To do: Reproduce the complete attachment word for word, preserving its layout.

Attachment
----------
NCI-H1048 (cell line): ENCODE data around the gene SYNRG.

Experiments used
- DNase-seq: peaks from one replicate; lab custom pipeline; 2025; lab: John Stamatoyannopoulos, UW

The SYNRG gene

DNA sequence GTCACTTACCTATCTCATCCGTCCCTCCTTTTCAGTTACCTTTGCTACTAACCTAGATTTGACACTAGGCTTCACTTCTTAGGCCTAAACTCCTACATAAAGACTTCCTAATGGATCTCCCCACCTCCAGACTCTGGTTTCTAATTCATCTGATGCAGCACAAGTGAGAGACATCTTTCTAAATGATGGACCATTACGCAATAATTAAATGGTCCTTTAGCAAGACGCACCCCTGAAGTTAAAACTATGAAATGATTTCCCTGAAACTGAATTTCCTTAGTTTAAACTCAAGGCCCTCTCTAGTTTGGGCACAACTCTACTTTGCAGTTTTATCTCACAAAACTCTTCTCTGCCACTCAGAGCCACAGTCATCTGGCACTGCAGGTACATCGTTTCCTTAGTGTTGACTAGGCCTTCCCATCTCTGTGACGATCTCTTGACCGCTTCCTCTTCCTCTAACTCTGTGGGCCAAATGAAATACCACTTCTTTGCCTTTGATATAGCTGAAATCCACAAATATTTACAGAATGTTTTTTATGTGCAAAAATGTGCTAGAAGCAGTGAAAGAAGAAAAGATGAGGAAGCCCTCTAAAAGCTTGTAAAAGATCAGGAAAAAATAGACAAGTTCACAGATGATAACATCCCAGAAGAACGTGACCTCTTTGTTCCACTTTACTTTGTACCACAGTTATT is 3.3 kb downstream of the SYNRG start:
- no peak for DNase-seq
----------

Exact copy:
NCI-H1048 (cell line): ENCODE data around the gene SYNRG.

Experiments used
- DNase-seq: peaks from one replicate; lab custom pipeline; 2025; lab: John Stamatoyannopoulos, UW

The SYNRG gene

DNA sequence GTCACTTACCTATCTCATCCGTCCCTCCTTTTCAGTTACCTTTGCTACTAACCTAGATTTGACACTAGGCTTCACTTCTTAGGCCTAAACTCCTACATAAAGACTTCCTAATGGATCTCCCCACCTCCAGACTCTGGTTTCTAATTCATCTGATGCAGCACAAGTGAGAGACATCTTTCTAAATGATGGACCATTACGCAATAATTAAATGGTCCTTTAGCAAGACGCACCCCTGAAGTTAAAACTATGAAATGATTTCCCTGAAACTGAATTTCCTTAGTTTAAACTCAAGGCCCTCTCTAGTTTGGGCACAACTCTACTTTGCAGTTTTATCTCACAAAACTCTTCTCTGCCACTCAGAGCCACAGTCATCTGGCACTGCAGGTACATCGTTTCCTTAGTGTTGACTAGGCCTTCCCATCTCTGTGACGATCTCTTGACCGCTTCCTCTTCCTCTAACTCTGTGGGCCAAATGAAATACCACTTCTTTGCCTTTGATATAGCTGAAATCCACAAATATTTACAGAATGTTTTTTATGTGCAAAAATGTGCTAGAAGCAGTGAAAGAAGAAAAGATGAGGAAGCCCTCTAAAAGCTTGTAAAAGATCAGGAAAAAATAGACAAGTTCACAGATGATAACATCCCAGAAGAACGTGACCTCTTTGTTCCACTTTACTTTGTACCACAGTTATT is 3.3 kb downstream of the SYNRG start:
- no peak for DNase-seq